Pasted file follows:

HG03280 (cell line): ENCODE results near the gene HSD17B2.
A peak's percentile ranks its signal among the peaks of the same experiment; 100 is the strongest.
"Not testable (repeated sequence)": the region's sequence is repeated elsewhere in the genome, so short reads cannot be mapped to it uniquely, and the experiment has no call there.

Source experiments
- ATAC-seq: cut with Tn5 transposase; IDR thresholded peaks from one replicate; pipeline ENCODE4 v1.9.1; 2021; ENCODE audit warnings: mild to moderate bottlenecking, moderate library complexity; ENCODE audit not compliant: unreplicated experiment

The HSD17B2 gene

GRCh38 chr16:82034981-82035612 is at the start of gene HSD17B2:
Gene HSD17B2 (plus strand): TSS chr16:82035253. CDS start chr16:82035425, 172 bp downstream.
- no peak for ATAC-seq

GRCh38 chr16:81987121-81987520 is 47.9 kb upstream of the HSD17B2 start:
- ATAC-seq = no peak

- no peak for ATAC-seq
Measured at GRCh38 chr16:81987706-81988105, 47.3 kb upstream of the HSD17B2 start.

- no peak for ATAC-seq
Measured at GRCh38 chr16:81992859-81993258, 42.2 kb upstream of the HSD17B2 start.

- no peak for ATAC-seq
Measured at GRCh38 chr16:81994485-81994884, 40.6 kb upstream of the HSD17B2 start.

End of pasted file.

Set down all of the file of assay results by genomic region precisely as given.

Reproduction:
HG03280 (cell line): ENCODE results near the gene HSD17B2.
A peak's percentile ranks its signal among the peaks of the same experiment; 100 is the strongest.
"Not testable (repeated sequence)": the region's sequence is repeated elsewhere in the genome, so short reads cannot be mapped to it uniquely, and the experiment has no call there.

Source experiments
- ATAC-seq: cut with Tn5 transposase; IDR thresholded peaks from one replicate; pipeline ENCODE4 v1.9.1; 2021; ENCODE audit warnings: mild to moderate bottlenecking, moderate library complexity; ENCODE audit not compliant: unreplicated experiment

The HSD17B2 gene

GRCh38 chr16:82034981-82035612 is at the start of gene HSD17B2:
Gene HSD17B2 (plus strand): TSS chr16:82035253. CDS start chr16:82035425, 172 bp downstream.
- no peak for ATAC-seq

GRCh38 chr16:81987121-81987520 is 47.9 kb upstream of the HSD17B2 start:
- ATAC-seq = no peak

- no peak for ATAC-seq
Measured at GRCh38 chr16:81987706-81988105, 47.3 kb upstream of the HSD17B2 start.

- no peak for ATAC-seq
Measured at GRCh38 chr16:81992859-81993258, 42.2 kb upstream of the HSD17B2 start.

- no peak for ATAC-seq
Measured at GRCh38 chr16:81994485-81994884, 40.6 kb upstream of the HSD17B2 start.